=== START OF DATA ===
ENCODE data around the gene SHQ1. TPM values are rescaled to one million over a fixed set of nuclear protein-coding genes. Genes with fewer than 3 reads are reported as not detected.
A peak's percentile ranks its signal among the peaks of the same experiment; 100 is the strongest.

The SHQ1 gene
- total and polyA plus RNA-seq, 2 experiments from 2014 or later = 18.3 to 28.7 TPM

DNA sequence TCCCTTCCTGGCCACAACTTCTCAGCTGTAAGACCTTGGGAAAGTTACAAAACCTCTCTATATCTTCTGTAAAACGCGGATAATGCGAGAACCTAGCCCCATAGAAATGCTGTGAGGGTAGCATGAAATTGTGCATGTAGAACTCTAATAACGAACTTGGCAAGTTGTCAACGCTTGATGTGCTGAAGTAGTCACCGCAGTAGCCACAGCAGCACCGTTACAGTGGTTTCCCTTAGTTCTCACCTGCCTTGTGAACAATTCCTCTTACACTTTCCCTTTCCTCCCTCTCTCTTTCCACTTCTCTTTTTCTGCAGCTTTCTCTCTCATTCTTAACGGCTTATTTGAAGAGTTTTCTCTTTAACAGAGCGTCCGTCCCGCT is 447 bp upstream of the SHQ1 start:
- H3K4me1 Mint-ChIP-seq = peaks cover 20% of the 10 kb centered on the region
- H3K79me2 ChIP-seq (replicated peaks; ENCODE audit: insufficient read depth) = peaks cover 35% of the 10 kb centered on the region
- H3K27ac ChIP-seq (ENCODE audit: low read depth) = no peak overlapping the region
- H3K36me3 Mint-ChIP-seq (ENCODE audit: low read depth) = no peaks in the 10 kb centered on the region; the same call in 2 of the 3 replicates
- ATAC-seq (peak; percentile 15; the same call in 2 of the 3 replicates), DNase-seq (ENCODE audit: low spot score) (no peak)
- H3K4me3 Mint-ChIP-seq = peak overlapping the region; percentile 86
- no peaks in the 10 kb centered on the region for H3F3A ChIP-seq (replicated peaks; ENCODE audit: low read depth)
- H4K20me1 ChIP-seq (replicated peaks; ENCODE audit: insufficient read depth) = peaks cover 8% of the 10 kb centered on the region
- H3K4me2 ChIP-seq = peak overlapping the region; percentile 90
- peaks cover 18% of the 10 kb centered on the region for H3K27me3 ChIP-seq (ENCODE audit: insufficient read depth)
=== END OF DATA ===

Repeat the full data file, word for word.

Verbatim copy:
ENCODE data around the gene SHQ1. TPM values are rescaled to one million over a fixed set of nuclear protein-coding genes. Genes with fewer than 3 reads are reported as not detected.
A peak's percentile ranks its signal among the peaks of the same experiment; 100 is the strongest.

The SHQ1 gene
- total and polyA plus RNA-seq, 2 experiments from 2014 or later = 18.3 to 28.7 TPM

DNA sequence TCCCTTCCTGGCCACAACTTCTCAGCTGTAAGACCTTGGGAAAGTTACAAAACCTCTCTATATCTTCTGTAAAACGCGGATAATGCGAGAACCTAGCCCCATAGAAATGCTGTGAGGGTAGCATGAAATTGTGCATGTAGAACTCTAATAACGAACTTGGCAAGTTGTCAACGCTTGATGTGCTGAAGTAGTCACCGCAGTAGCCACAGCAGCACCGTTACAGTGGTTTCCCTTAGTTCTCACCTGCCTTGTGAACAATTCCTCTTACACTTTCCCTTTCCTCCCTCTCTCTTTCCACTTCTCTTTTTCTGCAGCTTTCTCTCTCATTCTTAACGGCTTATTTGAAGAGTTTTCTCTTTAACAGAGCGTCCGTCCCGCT is 447 bp upstream of the SHQ1 start:
- H3K4me1 Mint-ChIP-seq = peaks cover 20% of the 10 kb centered on the region
- H3K79me2 ChIP-seq (replicated peaks; ENCODE audit: insufficient read depth) = peaks cover 35% of the 10 kb centered on the region
- H3K27ac ChIP-seq (ENCODE audit: low read depth) = no peak overlapping the region
- H3K36me3 Mint-ChIP-seq (ENCODE audit: low read depth) = no peaks in the 10 kb centered on the region; the same call in 2 of the 3 replicates
- ATAC-seq (peak; percentile 15; the same call in 2 of the 3 replicates), DNase-seq (ENCODE audit: low spot score) (no peak)
- H3K4me3 Mint-ChIP-seq = peak overlapping the region; percentile 86
- no peaks in the 10 kb centered on the region for H3F3A ChIP-seq (replicated peaks; ENCODE audit: low read depth)
- H4K20me1 ChIP-seq (replicated peaks; ENCODE audit: insufficient read depth) = peaks cover 8% of the 10 kb centered on the region
- H3K4me2 ChIP-seq = peak overlapping the region; percentile 90
- peaks cover 18% of the 10 kb centered on the region for H3K27me3 ChIP-seq (ENCODE audit: insufficient read depth)